Our still, small voice
By Edith Morgan
Not all of us have one. And of those who do, not all of us listen to it. It’s invisible, except in some Disney movies, where it is called “Jiminy Cricket,” or where it takes the shape of a small, mouthy dragon, as in “Mulan”, or where it is sometimes portrayed as sitting on our shoulder, on the opposite side from a devil figure, whispering into our ear and trying to guide us onto the right path.
I grew up in the era when Sigmund Freud was making his discoveries about the human psyche. We understood that there were three important parts, which should remain in balance: the id, the ego, and the superego.
Looking at our society today, it is obvious that the ego and the id are in great shape; but there is scant evidence of any superego in a number of our citizens: there appears to be no small, still voice speaking to us, and counseling us, and guiding us in our daily endeavors.
It is the voice of conscience that is so often missing, or drowned out by the clamor of the ego (taking selfies, starting nearly every sentence with “I,” pandering to our every whim, and indulging even when we know it is harmful.).
I bring this up now because these days we are looking to power and help outside of ourselves and blame external forces for our troubles.
The opioid crisis is a good example: Is there any adult out there who does not know about the addictive power of alcohol, nicotine, heroin, oxycontin, marijuana and all the other habit-forming substances out there?
I will admit that it is much more difficult for some of us to resist their appeal than it is for others. The penchant to become addicted seems to be far stronger in some of us than in others. We have all known people who can take a drink or two, or a cigarette or two, and not want any more. But we also know others who, on taking one drink, or one pill, or one cigarette, immediately crave another, and another and another.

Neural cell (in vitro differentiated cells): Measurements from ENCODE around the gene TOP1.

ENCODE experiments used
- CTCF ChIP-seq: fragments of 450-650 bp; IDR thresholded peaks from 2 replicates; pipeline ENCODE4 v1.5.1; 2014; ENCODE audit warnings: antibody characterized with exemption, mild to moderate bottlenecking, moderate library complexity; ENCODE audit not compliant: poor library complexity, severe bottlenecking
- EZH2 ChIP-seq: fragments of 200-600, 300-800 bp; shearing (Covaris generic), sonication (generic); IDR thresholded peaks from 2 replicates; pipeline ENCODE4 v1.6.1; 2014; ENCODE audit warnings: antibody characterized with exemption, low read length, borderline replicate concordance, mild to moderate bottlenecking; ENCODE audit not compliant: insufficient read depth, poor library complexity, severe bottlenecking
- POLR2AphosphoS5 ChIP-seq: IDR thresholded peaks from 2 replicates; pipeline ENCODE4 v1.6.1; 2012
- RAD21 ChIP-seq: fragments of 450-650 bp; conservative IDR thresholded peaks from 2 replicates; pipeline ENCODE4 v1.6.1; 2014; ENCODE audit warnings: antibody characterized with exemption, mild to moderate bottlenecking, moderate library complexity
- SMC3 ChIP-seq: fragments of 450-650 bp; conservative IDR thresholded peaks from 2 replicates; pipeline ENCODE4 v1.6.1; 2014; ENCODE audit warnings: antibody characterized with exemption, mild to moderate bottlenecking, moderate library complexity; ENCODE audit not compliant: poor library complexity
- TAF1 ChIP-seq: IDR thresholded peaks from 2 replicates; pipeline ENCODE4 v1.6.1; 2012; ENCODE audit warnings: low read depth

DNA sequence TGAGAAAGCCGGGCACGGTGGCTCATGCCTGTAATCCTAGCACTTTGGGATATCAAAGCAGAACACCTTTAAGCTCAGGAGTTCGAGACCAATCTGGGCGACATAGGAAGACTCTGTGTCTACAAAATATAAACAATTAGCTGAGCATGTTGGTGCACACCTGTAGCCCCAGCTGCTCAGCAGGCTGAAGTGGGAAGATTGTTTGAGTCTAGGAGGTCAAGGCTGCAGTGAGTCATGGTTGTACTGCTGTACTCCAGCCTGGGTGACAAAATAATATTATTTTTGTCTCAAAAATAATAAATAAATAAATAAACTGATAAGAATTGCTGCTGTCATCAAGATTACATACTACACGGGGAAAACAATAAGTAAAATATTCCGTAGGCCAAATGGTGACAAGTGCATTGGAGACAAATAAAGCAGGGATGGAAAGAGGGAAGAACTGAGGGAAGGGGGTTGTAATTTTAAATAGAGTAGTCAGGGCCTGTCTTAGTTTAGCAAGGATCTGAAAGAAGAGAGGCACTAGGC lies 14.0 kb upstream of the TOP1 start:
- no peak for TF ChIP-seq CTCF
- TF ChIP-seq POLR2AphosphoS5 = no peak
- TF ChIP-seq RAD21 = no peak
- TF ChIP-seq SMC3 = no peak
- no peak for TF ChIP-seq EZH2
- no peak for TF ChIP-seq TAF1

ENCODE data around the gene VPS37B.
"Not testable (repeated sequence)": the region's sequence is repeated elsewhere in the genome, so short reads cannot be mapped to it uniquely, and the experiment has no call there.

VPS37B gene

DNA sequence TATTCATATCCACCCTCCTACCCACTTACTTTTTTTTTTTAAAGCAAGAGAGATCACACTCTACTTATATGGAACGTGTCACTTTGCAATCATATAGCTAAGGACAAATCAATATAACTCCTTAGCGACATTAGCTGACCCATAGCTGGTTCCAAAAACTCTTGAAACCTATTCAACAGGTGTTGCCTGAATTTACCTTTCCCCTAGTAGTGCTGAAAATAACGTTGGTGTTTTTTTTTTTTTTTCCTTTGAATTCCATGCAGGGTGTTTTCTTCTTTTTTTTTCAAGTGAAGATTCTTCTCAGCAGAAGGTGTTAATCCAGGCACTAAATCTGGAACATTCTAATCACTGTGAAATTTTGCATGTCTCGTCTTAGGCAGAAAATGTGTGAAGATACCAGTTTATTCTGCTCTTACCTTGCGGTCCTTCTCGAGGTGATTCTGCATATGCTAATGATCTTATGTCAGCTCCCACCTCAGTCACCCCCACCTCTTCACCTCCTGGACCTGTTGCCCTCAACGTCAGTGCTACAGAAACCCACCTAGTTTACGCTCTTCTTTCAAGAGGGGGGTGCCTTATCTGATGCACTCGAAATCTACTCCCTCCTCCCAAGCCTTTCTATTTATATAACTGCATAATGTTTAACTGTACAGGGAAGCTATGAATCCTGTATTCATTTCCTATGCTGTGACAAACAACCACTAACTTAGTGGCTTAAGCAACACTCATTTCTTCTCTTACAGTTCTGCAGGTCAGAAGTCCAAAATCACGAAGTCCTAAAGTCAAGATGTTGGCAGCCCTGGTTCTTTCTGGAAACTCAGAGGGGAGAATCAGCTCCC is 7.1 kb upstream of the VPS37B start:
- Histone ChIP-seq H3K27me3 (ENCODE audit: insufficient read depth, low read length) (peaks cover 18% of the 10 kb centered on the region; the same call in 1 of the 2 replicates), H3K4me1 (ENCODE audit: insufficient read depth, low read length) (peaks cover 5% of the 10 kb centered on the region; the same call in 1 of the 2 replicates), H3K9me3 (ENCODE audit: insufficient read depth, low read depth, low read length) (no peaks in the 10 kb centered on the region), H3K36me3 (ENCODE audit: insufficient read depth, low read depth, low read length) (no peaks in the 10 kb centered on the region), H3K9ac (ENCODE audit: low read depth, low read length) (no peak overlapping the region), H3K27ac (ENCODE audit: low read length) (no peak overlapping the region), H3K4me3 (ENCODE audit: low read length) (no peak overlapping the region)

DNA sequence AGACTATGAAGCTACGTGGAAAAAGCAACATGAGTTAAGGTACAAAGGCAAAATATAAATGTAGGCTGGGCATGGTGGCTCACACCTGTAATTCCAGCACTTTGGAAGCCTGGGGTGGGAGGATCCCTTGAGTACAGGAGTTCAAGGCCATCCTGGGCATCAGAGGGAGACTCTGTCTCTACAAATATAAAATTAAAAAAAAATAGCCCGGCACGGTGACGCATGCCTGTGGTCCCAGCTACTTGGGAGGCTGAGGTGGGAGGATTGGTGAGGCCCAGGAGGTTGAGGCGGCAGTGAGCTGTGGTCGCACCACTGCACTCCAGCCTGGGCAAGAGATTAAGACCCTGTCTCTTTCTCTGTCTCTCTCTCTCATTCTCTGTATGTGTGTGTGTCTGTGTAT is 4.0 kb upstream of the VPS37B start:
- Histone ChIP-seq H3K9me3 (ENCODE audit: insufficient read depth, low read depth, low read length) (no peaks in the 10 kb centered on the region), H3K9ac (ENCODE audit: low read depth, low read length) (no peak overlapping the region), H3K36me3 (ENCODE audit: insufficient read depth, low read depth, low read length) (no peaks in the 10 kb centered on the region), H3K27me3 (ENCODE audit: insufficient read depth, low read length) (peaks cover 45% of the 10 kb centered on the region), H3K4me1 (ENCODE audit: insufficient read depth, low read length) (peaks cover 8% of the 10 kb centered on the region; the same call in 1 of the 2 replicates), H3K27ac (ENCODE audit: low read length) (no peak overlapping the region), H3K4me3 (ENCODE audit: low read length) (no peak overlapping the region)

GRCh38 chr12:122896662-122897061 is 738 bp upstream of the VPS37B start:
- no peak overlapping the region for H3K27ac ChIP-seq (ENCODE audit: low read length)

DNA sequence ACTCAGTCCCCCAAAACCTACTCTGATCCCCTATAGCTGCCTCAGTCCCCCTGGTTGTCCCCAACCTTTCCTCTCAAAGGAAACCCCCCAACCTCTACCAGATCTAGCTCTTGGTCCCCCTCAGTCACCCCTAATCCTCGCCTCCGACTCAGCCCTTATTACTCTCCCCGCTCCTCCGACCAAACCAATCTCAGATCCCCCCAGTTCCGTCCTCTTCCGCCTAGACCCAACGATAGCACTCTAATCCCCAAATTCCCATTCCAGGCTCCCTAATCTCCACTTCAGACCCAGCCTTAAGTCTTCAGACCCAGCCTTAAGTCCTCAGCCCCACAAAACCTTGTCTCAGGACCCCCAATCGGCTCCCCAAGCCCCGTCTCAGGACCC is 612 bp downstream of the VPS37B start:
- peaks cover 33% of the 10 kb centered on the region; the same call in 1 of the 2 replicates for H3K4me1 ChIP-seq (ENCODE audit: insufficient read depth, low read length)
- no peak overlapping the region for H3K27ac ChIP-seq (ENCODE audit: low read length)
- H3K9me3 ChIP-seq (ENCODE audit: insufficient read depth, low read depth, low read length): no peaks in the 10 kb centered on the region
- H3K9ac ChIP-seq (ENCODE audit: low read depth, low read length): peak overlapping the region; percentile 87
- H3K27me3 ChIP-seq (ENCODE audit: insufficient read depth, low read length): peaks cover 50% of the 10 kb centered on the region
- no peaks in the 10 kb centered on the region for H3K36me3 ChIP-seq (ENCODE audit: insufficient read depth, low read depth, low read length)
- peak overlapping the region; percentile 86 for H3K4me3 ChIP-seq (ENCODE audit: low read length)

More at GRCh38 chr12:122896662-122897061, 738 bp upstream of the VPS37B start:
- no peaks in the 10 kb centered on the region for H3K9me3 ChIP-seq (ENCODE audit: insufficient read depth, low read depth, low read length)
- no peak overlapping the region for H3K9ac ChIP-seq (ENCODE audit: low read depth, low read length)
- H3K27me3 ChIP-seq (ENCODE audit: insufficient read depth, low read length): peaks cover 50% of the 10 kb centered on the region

When I was a school teacher, I was pretty sure I could spot the potential habit-formers among students as early as grade 1, and I believe that most teachers today can do the same, given a chance to think about it.
Wouldn’t it be a better preventive, if we could help those children right from the beginning, at least warn them, and help them to resist the siren call of addiction?
The so-called “War on Drugs” has been an expensive and violence-ridden failure, and we still have about the same number of addicts. Added to the street drugs, we now have so many pain killers, passed out like candy – acting as the gateway to street drugs.
How about funding immediate treatment, rather than the revolving door of jail?
How about insisting that treatment be long enough, good enough, and individualized enough to enable addictive personalities to stand up to their problem?
It would be cheaper, more effective and more humane.
And maybe we can get back to instilling that still, small voice inside us all that tells us “Don’t do this!”. Conscience is good for other decisions too, and putting up with a bit of discomfort once in a while certainly beats becoming an addict.